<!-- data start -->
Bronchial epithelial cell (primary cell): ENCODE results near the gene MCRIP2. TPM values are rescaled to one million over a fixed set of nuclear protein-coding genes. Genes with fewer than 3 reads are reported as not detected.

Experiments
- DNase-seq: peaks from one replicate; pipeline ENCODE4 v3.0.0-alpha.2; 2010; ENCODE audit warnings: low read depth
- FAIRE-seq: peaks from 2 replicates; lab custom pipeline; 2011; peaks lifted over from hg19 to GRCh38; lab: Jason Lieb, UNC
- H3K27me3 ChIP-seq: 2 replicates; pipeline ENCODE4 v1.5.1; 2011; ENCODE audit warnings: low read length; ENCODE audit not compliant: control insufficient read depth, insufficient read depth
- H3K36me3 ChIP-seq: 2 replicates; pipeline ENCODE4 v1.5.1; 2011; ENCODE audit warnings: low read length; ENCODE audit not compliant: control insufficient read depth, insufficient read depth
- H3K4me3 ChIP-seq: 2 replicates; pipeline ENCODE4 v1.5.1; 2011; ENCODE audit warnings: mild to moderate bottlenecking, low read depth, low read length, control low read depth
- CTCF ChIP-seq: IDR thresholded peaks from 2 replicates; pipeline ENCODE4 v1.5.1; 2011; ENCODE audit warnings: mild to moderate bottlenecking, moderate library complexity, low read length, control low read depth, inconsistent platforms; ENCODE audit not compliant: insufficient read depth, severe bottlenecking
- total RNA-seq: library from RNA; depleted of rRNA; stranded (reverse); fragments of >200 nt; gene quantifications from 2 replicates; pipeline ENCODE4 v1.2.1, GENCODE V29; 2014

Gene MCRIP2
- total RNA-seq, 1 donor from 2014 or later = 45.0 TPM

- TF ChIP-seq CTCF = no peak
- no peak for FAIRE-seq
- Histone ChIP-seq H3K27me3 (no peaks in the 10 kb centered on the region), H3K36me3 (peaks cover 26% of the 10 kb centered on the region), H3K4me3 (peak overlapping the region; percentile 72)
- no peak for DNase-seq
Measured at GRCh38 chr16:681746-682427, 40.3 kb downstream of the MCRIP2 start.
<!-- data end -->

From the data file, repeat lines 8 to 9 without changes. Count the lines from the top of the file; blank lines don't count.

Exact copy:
- CTCF ChIP-seq: IDR thresholded peaks from 2 replicates; pipeline ENCODE4 v1.5.1; 2011; ENCODE audit warnings: mild to moderate bottlenecking, moderate library complexity, low read length, control low read depth, inconsistent platforms; ENCODE audit not compliant: insufficient read depth, severe bottlenecking
- total RNA-seq: library from RNA; depleted of rRNA; stranded (reverse); fragments of >200 nt; gene quantifications from 2 replicates; pipeline ENCODE4 v1.2.1, GENCODE V29; 2014